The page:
False advertising falls under trademark law which is governed by the Lanham Act. In order to win on a claim of false advertising under the Lanham Act, a plaintiff must show all of the following:
1. There is a false or misleading statement of fact;
2. The fact was used in a commercial advertisement or promotion;
3. The addition of that fact deceives or is likely to deceive the defendant’s customer base;
4. The defendant engages in interstate commerce; and
5. The false advertisement has, or will likely, cause the plaintiff to suffer competitive or commercial injury.
Though the above factors can vary from state-to-state, this unauthorized use of Bauer’s identity opened Top Velocity up to a valid federal claim under the Lanham Act: a claim that Bauer should win. In Bauer’s case, by adding his name and likeness to their website, Top Velocity made a misleading statement of fact that was used in a commercial advertisement or promotion.
The main function of commercial websites is to sell goods or services; therefore, Top Velocity’s website clearly acts as a primary way of promoting their pitching program. Additionally, by using Bauer’s likeness on their website, Top Velocity created a perceived endorsement by Bauer of their pitching program. The perception that a premier MLB pitcher endorses their program is a misleading statement of fact that could deceive potential clients by having them think the program is responsible for Bauer’s own 100 mph fastball and impact their buying decisions. Further, Top Velocity engages in interstate commerce as they accept clients from outside of Louisiana. Lastly, Bauer must show that he was, or is likely to be, damaged financially by the false advertisement. In Bauer’s claim, his attorneys state that the company “impaired the ability of Bauer to negotiate [endorsements] with other entities, thereby depriving him of his established earning potential.” Top Velocity’s commercial use of Bauer’s identity earned value for their company without Bauer’s consent while simultaneously diminishing Bauer’s own financial ability to earn value in commercial endorsements. Therefore, Top Velocity’s illusion of Bauer’s endorsement is false advertising.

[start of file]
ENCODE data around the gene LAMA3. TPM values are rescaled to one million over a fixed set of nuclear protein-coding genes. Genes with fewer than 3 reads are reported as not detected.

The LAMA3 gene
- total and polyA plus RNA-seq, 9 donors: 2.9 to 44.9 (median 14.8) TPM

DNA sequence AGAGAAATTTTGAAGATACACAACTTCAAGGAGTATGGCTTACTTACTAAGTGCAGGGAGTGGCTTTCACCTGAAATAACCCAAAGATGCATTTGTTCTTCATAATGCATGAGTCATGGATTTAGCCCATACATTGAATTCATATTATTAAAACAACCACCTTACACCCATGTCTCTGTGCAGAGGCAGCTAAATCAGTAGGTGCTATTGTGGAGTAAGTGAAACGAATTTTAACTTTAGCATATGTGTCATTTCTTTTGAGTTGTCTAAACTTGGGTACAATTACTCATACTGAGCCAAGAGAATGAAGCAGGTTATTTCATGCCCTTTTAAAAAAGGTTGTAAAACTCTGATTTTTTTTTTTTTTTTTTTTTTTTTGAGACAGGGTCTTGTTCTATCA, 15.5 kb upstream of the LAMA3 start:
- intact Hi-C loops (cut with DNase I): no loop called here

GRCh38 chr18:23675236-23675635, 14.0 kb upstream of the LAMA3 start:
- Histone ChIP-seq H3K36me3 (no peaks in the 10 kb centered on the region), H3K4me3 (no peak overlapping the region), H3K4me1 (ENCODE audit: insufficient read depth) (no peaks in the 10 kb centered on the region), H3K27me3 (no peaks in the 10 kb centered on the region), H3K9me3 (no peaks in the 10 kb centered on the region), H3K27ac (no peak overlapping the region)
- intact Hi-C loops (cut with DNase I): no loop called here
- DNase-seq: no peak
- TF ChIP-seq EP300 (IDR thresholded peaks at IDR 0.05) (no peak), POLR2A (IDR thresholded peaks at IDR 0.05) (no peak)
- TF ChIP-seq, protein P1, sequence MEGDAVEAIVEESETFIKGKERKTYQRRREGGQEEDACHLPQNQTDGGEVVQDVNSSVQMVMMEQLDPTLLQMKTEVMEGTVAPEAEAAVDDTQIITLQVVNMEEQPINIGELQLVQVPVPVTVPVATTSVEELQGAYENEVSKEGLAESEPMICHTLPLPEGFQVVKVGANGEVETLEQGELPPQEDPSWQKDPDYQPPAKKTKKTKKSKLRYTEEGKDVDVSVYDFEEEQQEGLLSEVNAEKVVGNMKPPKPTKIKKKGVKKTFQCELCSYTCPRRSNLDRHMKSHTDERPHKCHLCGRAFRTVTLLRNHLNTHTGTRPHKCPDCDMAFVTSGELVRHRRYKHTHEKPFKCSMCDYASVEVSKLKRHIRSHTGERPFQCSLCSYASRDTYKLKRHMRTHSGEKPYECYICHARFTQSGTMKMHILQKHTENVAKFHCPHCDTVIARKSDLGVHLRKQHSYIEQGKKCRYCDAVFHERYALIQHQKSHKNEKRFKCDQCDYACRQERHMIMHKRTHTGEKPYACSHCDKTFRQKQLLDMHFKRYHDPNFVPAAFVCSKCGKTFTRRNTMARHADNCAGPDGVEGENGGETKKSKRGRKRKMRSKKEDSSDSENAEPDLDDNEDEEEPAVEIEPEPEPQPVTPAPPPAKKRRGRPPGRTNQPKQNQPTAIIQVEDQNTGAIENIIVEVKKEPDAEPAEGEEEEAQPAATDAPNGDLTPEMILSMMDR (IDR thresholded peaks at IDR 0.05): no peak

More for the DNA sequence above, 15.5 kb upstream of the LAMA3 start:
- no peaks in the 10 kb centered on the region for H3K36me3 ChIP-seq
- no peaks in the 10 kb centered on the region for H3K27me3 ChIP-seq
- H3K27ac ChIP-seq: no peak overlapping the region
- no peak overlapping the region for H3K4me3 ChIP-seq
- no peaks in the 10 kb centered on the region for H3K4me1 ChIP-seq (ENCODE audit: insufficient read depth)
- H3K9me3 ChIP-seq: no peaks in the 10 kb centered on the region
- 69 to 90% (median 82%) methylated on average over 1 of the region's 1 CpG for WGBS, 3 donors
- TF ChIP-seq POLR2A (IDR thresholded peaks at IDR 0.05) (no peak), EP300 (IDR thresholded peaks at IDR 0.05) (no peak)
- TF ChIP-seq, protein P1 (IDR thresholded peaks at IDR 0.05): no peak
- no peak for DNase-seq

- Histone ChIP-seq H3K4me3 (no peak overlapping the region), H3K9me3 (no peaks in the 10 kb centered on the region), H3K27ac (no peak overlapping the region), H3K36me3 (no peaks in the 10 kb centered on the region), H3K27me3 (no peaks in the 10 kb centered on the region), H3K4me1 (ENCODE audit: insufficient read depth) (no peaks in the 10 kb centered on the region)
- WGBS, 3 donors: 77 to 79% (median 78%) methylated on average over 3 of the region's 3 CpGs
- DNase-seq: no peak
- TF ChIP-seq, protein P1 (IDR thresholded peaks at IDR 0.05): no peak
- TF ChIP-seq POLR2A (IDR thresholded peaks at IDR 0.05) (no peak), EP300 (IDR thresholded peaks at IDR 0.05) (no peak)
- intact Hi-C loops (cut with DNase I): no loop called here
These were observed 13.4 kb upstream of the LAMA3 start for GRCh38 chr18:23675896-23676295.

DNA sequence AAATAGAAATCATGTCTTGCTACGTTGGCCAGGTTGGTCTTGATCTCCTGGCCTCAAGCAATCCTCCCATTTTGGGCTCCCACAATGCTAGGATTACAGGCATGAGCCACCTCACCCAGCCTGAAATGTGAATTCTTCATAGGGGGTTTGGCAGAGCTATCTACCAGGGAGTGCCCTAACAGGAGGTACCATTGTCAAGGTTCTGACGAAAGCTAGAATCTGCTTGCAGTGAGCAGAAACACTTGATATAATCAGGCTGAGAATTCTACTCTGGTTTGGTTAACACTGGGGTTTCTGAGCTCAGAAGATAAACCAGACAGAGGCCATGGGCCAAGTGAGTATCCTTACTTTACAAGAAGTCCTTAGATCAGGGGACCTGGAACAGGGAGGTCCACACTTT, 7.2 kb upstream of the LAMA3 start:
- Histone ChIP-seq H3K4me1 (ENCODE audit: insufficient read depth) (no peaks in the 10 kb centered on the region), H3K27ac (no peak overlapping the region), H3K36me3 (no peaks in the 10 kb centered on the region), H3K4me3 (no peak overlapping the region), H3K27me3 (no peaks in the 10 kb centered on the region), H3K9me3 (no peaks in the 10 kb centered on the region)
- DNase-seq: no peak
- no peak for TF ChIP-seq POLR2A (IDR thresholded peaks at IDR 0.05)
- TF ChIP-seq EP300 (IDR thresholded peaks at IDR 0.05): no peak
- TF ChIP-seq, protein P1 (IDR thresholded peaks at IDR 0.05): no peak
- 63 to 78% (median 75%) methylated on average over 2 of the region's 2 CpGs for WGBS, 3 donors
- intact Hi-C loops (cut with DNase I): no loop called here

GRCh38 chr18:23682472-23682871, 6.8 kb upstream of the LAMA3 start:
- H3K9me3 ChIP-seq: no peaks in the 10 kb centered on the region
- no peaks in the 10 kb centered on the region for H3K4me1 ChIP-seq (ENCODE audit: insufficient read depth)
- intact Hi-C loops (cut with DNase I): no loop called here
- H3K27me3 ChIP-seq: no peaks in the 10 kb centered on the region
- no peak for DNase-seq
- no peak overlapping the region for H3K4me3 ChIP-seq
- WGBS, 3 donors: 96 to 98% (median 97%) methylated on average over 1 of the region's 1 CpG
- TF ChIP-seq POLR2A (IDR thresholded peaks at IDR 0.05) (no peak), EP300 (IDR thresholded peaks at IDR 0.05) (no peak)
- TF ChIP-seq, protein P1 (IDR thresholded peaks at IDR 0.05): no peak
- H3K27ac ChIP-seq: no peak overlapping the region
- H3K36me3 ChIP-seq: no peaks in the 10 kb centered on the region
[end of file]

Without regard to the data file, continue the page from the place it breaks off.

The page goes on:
The Right of Publicity protects the unauthorized use of a person’s name and likeness for financial gain. Though some uses are protected under the First Amendment, advertisements typically always violate the Right of Publicity. Additionally, false or misleading advertising is an actionable federal offense under the Lanham Act.
A better course of action would have been for Top Velocity to negotiate a license to use Bauer’s name and likeness on their website. By not negotiating a license, they opened themselves up to liability. An important thing to think about when considering whether to use a person’s identity is to know your own limitations and what things are worth to you. Weigh the pros and cons of any use. If the use might cost you a lot in legal fees, it may be best to err on the side of caution and use a different image or likeness.